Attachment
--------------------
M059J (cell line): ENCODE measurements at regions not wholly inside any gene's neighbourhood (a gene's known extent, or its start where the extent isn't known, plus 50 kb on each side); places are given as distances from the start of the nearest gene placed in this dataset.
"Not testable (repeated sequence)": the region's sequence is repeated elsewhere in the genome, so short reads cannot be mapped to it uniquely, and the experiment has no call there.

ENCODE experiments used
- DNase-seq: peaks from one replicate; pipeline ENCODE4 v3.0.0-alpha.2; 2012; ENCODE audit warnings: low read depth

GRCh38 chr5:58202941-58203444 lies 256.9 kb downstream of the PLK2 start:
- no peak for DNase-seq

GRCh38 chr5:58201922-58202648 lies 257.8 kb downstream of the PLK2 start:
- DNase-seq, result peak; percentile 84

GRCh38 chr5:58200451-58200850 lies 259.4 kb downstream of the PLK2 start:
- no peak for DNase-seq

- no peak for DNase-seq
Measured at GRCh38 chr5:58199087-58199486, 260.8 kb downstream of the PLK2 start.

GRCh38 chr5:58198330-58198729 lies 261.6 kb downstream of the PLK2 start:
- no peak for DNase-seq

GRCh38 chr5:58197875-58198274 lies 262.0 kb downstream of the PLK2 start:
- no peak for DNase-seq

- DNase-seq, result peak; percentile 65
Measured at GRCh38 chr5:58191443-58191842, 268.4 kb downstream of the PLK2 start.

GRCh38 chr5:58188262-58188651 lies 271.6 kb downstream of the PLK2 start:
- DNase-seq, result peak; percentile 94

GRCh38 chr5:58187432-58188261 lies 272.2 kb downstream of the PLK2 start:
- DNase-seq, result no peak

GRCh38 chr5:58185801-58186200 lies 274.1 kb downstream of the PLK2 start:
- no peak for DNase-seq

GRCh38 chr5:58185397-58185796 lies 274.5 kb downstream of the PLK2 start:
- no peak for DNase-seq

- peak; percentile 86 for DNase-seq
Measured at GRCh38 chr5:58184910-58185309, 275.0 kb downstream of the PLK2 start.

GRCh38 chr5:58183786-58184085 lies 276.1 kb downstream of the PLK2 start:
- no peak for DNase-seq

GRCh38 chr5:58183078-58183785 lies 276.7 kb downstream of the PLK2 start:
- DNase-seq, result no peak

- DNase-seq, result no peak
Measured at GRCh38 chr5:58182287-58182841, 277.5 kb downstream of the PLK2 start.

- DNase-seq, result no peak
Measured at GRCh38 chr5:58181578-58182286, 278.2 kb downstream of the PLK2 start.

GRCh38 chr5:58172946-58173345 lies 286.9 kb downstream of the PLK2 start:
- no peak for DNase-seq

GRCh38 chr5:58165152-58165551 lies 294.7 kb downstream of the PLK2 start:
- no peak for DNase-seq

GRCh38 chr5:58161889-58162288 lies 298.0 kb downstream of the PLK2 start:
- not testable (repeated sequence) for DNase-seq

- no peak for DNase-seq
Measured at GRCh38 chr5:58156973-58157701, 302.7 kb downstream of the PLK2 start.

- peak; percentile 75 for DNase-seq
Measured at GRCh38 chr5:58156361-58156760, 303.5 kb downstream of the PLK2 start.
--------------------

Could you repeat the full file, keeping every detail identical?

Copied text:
M059J (cell line): ENCODE measurements at regions not wholly inside any gene's neighbourhood (a gene's known extent, or its start where the extent isn't known, plus 50 kb on each side); places are given as distances from the start of the nearest gene placed in this dataset.
"Not testable (repeated sequence)": the region's sequence is repeated elsewhere in the genome, so short reads cannot be mapped to it uniquely, and the experiment has no call there.

ENCODE experiments used
- DNase-seq: peaks from one replicate; pipeline ENCODE4 v3.0.0-alpha.2; 2012; ENCODE audit warnings: low read depth

GRCh38 chr5:58202941-58203444 lies 256.9 kb downstream of the PLK2 start:
- no peak for DNase-seq

GRCh38 chr5:58201922-58202648 lies 257.8 kb downstream of the PLK2 start:
- DNase-seq, result peak; percentile 84

GRCh38 chr5:58200451-58200850 lies 259.4 kb downstream of the PLK2 start:
- no peak for DNase-seq

- no peak for DNase-seq
Measured at GRCh38 chr5:58199087-58199486, 260.8 kb downstream of the PLK2 start.

GRCh38 chr5:58198330-58198729 lies 261.6 kb downstream of the PLK2 start:
- no peak for DNase-seq

GRCh38 chr5:58197875-58198274 lies 262.0 kb downstream of the PLK2 start:
- no peak for DNase-seq

- DNase-seq, result peak; percentile 65
Measured at GRCh38 chr5:58191443-58191842, 268.4 kb downstream of the PLK2 start.

GRCh38 chr5:58188262-58188651 lies 271.6 kb downstream of the PLK2 start:
- DNase-seq, result peak; percentile 94

GRCh38 chr5:58187432-58188261 lies 272.2 kb downstream of the PLK2 start:
- DNase-seq, result no peak

GRCh38 chr5:58185801-58186200 lies 274.1 kb downstream of the PLK2 start:
- no peak for DNase-seq

GRCh38 chr5:58185397-58185796 lies 274.5 kb downstream of the PLK2 start:
- no peak for DNase-seq

- peak; percentile 86 for DNase-seq
Measured at GRCh38 chr5:58184910-58185309, 275.0 kb downstream of the PLK2 start.

GRCh38 chr5:58183786-58184085 lies 276.1 kb downstream of the PLK2 start:
- no peak for DNase-seq

GRCh38 chr5:58183078-58183785 lies 276.7 kb downstream of the PLK2 start:
- DNase-seq, result no peak

- DNase-seq, result no peak
Measured at GRCh38 chr5:58182287-58182841, 277.5 kb downstream of the PLK2 start.

- DNase-seq, result no peak
Measured at GRCh38 chr5:58181578-58182286, 278.2 kb downstream of the PLK2 start.

GRCh38 chr5:58172946-58173345 lies 286.9 kb downstream of the PLK2 start:
- no peak for DNase-seq

GRCh38 chr5:58165152-58165551 lies 294.7 kb downstream of the PLK2 start:
- no peak for DNase-seq

GRCh38 chr5:58161889-58162288 lies 298.0 kb downstream of the PLK2 start:
- not testable (repeated sequence) for DNase-seq

- no peak for DNase-seq
Measured at GRCh38 chr5:58156973-58157701, 302.7 kb downstream of the PLK2 start.

- peak; percentile 75 for DNase-seq
Measured at GRCh38 chr5:58156361-58156760, 303.5 kb downstream of the PLK2 start.